UNDATED (AP) — Dayton All-American forward Obi Toppin (OH’-bee TAH’-pihn) is entering the NBA draft after leading the Flyers to a 29-2 record and No. 3 ranking as a redshirt sophomore. Toppin led the way in one of Dayton's greatest seasons, averaging 20 points and 7.5 rebounds. He was a unanimous choice for The Associated Press All-America first team and he beat Iowa's Luke Garza for AP player of the year honors.

CHARLOTTE, N.C. (AP) — The Carolina Panthers officially have signed free agent quarterback Teddy Bridgewater to a three-year contract. A person familiar with the situation told The Associated Press last week that the contract is worth $63 million. Bridgewater replaces 2011 No. 1 overall pick Cam Newton, who was released Tuesday after nine seasons with the team. Bridgewater enters his seventh NFL season after spending four seasons with the Vikings and two with the Saints.

UNDATED (AP) — The NHL has announced that it is postponing the scouting combine, the league awards ceremony and the draft due to the ongoing uncertainly resulting from the coronavirus. All three events were scheduled to be held in June, an impossibility if the league resumes its regular season and holds a full playoff schedule. The NHL added that the draft and draft lottery will be announced when plans are finalized.

PITTSBURGH (AP) — It’s possible that Pittsburgh Penguins All-Star forward Jake Guentzel (GEHNT’-sul) could return sometime this season if the NHL is able to resume the campaign. General manager Jim Rutherford says Guentzel has not encountered any setbacks after undergoing shoulder surgery on Dec. 31. Guentzel was expected to need 4 to 6 months to recover, but Rutherfod indicated his high-scoring forward is near the front end of the timetable.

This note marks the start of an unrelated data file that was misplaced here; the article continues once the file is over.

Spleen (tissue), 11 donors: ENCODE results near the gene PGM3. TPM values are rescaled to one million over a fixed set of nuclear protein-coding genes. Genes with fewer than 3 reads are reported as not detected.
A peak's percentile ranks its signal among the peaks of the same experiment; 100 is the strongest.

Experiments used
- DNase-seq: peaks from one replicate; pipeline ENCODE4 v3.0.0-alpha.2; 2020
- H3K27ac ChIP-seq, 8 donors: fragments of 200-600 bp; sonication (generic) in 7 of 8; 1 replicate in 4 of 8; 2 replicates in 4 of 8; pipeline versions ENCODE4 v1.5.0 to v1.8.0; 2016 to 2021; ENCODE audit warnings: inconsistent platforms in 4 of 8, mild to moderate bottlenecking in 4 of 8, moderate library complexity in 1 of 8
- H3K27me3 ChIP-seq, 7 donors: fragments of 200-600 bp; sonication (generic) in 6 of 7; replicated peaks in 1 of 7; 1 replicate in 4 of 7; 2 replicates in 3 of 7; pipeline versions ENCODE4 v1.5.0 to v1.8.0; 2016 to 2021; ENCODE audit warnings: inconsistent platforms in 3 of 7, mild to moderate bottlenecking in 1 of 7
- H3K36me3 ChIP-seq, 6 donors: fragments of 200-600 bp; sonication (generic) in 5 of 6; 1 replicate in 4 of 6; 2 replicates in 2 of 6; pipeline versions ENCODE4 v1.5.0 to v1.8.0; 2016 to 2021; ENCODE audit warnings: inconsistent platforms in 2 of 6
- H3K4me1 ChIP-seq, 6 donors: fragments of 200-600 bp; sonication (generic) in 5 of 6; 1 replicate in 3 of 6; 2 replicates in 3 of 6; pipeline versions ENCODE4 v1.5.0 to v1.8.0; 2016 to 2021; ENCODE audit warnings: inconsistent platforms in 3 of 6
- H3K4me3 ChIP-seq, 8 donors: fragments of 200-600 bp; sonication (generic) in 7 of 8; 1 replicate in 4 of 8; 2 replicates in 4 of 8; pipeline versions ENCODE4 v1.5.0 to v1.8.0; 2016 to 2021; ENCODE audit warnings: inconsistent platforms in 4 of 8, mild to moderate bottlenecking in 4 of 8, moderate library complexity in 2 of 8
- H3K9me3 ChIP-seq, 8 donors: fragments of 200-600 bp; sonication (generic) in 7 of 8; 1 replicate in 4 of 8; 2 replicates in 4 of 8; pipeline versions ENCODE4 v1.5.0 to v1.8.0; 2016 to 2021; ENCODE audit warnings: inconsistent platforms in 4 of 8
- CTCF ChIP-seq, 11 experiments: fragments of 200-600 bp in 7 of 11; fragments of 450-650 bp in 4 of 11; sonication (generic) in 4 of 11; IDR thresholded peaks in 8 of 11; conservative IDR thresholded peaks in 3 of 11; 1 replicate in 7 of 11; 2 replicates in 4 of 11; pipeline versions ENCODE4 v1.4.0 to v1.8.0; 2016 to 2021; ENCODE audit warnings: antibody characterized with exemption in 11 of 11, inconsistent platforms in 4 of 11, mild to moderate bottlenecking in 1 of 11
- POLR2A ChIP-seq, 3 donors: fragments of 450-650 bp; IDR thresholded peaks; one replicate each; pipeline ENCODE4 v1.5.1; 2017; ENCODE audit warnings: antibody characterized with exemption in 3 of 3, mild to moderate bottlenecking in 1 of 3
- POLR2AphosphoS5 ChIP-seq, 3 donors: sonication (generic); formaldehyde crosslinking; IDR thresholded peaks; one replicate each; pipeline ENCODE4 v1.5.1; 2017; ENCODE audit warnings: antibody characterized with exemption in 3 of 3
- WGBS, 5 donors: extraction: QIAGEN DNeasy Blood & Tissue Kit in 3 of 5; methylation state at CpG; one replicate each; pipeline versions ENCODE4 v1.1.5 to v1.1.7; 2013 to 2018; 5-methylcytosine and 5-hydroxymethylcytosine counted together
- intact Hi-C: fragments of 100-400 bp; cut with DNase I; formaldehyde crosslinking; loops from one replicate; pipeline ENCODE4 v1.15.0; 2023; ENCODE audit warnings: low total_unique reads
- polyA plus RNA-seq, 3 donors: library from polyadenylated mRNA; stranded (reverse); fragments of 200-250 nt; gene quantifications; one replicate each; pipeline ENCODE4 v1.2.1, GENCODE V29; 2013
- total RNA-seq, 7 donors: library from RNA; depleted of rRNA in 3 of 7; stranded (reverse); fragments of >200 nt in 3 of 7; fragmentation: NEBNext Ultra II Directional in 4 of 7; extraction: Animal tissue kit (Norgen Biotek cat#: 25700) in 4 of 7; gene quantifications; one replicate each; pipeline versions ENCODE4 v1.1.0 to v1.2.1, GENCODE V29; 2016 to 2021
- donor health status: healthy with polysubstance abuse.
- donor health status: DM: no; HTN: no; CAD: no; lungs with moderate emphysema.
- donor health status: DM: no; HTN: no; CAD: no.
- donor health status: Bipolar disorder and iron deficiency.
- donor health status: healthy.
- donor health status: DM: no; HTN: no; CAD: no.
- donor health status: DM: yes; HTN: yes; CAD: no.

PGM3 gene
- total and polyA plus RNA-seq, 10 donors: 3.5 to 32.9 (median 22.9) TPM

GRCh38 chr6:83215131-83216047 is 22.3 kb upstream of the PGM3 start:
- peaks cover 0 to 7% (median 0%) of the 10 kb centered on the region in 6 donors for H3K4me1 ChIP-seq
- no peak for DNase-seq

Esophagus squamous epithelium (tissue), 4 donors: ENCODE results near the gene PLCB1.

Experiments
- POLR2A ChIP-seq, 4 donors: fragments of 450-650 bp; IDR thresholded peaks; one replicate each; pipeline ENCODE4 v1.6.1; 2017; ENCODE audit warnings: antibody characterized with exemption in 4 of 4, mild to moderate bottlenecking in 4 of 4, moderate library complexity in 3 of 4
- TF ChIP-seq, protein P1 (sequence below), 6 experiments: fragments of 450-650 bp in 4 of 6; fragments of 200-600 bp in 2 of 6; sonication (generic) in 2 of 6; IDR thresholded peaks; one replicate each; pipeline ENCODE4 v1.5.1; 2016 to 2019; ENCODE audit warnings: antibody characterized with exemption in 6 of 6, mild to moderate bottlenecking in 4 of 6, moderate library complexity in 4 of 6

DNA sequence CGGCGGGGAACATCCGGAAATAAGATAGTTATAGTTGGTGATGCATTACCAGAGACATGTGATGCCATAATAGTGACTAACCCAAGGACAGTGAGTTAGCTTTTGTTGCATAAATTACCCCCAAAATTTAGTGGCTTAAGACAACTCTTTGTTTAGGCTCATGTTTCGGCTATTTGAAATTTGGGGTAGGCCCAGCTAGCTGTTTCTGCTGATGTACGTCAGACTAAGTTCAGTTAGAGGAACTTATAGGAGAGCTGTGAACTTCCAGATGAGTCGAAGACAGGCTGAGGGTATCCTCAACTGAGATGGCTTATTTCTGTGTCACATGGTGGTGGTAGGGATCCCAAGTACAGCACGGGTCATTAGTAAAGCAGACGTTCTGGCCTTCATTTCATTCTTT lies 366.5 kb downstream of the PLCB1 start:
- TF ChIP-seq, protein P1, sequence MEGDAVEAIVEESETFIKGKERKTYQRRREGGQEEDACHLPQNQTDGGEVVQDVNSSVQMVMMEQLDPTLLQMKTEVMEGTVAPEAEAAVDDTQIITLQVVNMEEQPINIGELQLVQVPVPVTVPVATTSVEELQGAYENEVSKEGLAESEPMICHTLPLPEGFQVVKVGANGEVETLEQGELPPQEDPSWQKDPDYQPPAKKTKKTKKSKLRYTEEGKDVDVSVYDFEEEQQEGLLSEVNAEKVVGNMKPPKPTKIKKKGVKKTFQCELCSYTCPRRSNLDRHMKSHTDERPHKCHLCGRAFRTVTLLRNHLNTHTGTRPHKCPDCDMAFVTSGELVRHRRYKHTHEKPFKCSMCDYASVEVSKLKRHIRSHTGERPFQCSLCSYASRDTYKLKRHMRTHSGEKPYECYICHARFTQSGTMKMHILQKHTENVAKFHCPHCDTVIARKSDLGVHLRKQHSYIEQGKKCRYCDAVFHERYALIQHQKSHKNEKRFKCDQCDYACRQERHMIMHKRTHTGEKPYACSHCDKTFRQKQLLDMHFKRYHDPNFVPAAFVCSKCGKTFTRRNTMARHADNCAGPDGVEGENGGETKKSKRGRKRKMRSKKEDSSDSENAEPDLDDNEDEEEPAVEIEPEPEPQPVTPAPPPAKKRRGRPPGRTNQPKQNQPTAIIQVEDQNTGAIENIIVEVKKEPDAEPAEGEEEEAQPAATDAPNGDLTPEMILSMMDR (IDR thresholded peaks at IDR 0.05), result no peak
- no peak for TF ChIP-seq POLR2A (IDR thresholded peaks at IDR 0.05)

BOSTON (AP) — The Boston Bruins say they are putting 68 full-time employees on temporary leave and cutting the pay of 82 others who work for the team or Delaware North, which owns the TD Garden. The Bruins call the moves “temporary business stabilization measures” and go into effect April 1. The Bruins were the last team in the NHL to offer help to gameday employees who lost work because of the coronavirus pandemic — and then only if postponed games aren’t made up.

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